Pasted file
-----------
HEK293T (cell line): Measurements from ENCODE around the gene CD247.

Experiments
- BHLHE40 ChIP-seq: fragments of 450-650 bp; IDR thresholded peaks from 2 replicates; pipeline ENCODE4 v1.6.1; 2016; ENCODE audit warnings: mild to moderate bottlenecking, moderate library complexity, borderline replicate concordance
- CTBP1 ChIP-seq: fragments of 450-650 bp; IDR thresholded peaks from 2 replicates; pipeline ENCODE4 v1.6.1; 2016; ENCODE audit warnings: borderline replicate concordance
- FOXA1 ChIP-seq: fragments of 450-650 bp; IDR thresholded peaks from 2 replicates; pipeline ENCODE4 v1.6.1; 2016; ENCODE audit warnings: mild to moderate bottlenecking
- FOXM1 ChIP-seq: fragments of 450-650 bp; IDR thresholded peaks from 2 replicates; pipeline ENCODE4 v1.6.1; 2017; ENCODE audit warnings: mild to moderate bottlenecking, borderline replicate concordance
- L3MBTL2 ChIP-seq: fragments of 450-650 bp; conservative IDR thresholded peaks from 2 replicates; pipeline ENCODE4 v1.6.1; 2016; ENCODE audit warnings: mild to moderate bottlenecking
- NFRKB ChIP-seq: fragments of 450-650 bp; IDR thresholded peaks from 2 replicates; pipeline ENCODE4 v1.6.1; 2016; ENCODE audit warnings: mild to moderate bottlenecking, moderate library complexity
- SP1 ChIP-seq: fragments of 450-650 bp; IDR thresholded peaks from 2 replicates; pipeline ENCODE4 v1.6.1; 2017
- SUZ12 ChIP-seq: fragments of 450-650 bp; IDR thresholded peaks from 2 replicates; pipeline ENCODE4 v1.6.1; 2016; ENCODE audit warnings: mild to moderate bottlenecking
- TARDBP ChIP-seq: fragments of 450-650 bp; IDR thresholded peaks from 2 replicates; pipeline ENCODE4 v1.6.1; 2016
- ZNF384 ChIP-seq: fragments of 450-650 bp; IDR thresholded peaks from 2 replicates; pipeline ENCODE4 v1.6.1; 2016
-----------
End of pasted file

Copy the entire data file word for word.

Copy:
HEK293T (cell line): Measurements from ENCODE around the gene CD247.

Experiments
- BHLHE40 ChIP-seq: fragments of 450-650 bp; IDR thresholded peaks from 2 replicates; pipeline ENCODE4 v1.6.1; 2016; ENCODE audit warnings: mild to moderate bottlenecking, moderate library complexity, borderline replicate concordance
- CTBP1 ChIP-seq: fragments of 450-650 bp; IDR thresholded peaks from 2 replicates; pipeline ENCODE4 v1.6.1; 2016; ENCODE audit warnings: borderline replicate concordance
- FOXA1 ChIP-seq: fragments of 450-650 bp; IDR thresholded peaks from 2 replicates; pipeline ENCODE4 v1.6.1; 2016; ENCODE audit warnings: mild to moderate bottlenecking
- FOXM1 ChIP-seq: fragments of 450-650 bp; IDR thresholded peaks from 2 replicates; pipeline ENCODE4 v1.6.1; 2017; ENCODE audit warnings: mild to moderate bottlenecking, borderline replicate concordance
- L3MBTL2 ChIP-seq: fragments of 450-650 bp; conservative IDR thresholded peaks from 2 replicates; pipeline ENCODE4 v1.6.1; 2016; ENCODE audit warnings: mild to moderate bottlenecking
- NFRKB ChIP-seq: fragments of 450-650 bp; IDR thresholded peaks from 2 replicates; pipeline ENCODE4 v1.6.1; 2016; ENCODE audit warnings: mild to moderate bottlenecking, moderate library complexity
- SP1 ChIP-seq: fragments of 450-650 bp; IDR thresholded peaks from 2 replicates; pipeline ENCODE4 v1.6.1; 2017
- SUZ12 ChIP-seq: fragments of 450-650 bp; IDR thresholded peaks from 2 replicates; pipeline ENCODE4 v1.6.1; 2016; ENCODE audit warnings: mild to moderate bottlenecking
- TARDBP ChIP-seq: fragments of 450-650 bp; IDR thresholded peaks from 2 replicates; pipeline ENCODE4 v1.6.1; 2016
- ZNF384 ChIP-seq: fragments of 450-650 bp; IDR thresholded peaks from 2 replicates; pipeline ENCODE4 v1.6.1; 2016